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Growth and GDP: don’t mention the G-Words – Geoff Davies

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A recent exchange between Jason Hickel and Dean Baker on whether humanity can have a viable future and still have ‘economic growth’, nicely highlights the way old concepts and words can trap us in unproductive debate and action.

The way forward is to recognise the need for a fundamental re-framing of the nature and purpose of our societies, and their economies. The terms growth, GDP, capital and capitalism are so ill- defined, confused or inappropriate that they only hinder debate.

Specifically, the source of the apparent disagreement is, first, the pretence that Gross Domestic Product is a measure of the quality of our lives, and second the common presumption that a shrink- ing GDP is a disaster.

Perhaps the main reason a growing GDP has become an obsession with politicians and economic policy makers is that, in our poorly-managed and mismanaged market societies, a shrinking GDP commonly comes with rising unemployment and limited political prospects.

But GDP is not accounting, it is a crude tally of the ways we spend money. It was never intended to be a measure of the quality of a society, but it has come to be used in that way. GDP indiscriminately counts as positive contributions things like food production, the product- ion of trucks, clear-felling of forests, creating and cleaning up after oil spills, car crashes and intrusive cancer treatments.

Caring for baby at home and growing backyard vegetables count for zero. GDP is simply the sum of our activities that involve money, regardless of whether they are useful, useless or harmful, and its use grossly distorts our priorities.

Proper accounting involves a balance sheet, the good stuff on one side and the bad stuff on the other, so you can see whether what you are doing is worth the trouble. The GPI (Genuine Progress Indicator) has such a balance sheet, as do the triple-bottom-line approaches. You might quibble about the details of those measures, but at least their approach is defensible.

The problem with the arguments about Growth, Steady State, Degrowth, Post- Growth and so on is that they are still (commonly) conducted in terms of GDP. But GDP is a hopelessly confused and incomplete measure which is not meaningfully related to anything we want.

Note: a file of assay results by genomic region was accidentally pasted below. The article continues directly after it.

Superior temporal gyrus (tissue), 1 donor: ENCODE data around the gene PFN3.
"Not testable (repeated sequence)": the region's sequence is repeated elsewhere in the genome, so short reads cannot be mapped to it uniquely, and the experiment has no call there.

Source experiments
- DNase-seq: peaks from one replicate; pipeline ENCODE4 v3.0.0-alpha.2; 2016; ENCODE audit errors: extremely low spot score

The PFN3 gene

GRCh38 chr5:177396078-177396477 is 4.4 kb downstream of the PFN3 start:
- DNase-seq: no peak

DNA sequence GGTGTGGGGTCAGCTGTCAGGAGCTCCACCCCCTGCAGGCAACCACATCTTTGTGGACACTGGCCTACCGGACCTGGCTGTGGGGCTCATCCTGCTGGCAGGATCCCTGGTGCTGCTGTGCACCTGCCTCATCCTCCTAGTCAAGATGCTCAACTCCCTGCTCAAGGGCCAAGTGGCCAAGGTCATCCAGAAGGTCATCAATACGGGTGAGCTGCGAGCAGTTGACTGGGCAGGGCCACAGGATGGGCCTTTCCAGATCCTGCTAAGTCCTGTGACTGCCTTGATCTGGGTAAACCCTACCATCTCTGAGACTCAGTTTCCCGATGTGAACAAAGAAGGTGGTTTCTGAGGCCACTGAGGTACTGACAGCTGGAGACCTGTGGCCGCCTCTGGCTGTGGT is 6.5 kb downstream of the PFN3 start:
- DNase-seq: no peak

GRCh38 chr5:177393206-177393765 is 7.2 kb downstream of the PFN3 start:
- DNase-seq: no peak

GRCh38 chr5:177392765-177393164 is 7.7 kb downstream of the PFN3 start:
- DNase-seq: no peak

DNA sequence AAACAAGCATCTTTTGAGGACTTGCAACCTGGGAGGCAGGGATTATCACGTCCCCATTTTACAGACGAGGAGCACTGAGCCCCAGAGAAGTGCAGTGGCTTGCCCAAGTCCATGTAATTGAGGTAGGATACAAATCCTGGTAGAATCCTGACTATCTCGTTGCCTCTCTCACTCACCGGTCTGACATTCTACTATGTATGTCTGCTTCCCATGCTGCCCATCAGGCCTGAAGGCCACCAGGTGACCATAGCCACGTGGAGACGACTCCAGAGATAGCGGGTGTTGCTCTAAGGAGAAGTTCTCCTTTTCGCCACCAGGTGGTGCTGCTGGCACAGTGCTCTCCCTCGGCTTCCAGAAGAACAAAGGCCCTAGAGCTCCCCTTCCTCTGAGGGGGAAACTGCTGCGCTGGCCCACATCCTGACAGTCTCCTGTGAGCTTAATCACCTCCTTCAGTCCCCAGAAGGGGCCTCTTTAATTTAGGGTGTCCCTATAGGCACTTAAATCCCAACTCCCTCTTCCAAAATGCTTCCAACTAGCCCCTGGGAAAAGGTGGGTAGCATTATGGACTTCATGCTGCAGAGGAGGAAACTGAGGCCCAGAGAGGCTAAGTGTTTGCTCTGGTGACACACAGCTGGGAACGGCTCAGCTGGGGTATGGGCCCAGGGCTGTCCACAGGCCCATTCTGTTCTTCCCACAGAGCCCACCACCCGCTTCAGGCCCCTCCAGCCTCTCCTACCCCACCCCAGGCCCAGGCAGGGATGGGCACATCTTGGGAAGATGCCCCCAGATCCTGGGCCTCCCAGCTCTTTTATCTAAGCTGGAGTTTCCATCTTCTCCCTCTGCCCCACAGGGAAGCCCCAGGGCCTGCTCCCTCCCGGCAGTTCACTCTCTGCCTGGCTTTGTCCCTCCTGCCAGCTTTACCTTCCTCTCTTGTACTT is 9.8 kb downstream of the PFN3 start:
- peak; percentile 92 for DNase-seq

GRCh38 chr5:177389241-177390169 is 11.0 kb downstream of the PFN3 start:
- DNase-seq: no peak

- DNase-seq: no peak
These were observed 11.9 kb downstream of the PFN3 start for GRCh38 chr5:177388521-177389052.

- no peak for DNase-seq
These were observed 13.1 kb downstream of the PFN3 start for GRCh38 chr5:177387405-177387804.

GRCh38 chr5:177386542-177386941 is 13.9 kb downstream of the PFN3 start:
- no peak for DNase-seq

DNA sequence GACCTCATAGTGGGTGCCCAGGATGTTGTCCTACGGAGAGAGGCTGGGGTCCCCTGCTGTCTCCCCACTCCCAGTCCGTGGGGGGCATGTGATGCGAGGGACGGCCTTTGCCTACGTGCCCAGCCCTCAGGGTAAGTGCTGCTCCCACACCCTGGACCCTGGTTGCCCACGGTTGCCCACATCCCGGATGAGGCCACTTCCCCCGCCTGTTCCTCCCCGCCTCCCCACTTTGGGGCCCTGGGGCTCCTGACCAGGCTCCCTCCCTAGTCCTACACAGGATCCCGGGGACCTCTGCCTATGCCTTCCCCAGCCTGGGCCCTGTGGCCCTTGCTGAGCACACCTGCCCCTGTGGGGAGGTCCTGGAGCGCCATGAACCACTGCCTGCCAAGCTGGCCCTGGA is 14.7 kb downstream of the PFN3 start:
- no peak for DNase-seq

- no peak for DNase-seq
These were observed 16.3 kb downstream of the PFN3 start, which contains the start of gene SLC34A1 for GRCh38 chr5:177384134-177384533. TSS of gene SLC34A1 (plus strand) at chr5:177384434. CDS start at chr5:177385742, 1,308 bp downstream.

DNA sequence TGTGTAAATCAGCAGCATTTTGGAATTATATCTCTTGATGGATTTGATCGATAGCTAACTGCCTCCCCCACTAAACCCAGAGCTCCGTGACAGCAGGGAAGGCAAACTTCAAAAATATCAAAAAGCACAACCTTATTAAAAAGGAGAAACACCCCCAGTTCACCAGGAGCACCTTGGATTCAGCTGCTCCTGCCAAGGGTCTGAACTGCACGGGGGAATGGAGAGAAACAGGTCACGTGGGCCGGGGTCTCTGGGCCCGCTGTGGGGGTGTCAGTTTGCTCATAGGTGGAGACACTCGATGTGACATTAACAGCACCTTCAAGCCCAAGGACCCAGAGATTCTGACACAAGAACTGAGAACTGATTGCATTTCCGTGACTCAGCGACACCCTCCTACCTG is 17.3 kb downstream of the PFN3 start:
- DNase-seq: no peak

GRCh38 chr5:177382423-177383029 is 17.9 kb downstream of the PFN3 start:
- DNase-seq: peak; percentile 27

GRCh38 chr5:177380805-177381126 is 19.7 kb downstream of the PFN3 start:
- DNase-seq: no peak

It seems that Hickel and Baker under- stand the challenge but they still argue from within the old framing, and thus perpetuate it. If we stop talking about GDP and growth we can find things we agree on, and get on with doing them.

A way forward is first to distinguish quality from quantity. We can, and must, reduce the quantity of resources we extract, use once, and dump: by learning again to re-use everything.

However there is no reason we cannot continue to improve the quality of the things we make and do. This is how the living world has been working, for about four billion years now.

What comprises quality, in our things and in our lives, is for us to decide. If quality is a clever, non-toxic, recyclable, portable telephone, then we can have that. If quality is time to smell the flowers and eat healthy local food we can have that too.

If quality is a daring sport, or singing and listening to an opera, we can have them so long as no-one or nothing is harmed by our activities.

Notice I haven’t said anything about money. The price of things is a secondary feature determined by the particular way in which society creates, uses and destroys money. The fundamental purpose of money, commonly over- looked, is to facilitate exchange. The economy is not money, the economy has to do with the things we make and do and exchange.

Some of the Hickel-Baker debate involved capital and the propensities of capitalism. These are both very loaded and ill-defined terms, but in this context capital means money (representing a claim on things) and capitalism carries the expectation that money can be used to acquire more money (and thus a greater claim on things).

A basic problem with capitalism, as usually practised in recent centuries, is that it has led to great concentrations of ownership, and thus of economic and political power. Well we have other forms of ownership, some of them collective, that can allow rewards to flow more fairly, and with less harm to people and the world.

So let us focus on our agreed rules of ownership (of things and money) and make them work better for our common interest.

If, as we shift our society to a form that has some hope of survival, some people’s jobs are removed, then let us address that challenge directly by supporting them until they establish a rewarding life for themselves, instead of relying on abstract aggregates of this or that use of money, and a few ineffectual economic levers, that may result in some replacement jobs that might or might not be useful and rewarding.

If we relegate money (and the associated financial and banking systems) to its proper place of facilitating what we do, and focus instead on what we do, then the net price of everything, the GDP, becomes irrelevant, as does its possible increase or decrease.

So let us move to clean energy, to a circular economy that extracts and dumps far less material, and to systems of money and ownership that facilitate what we want. As we do so we will probably find the quality of our lives improving, along with the quality of myriad non-human lives around us.

Dr Geoff Davies is attached to the Australian National University, Canberra

Source: Real World Econ Rev, 18 Dec 2018

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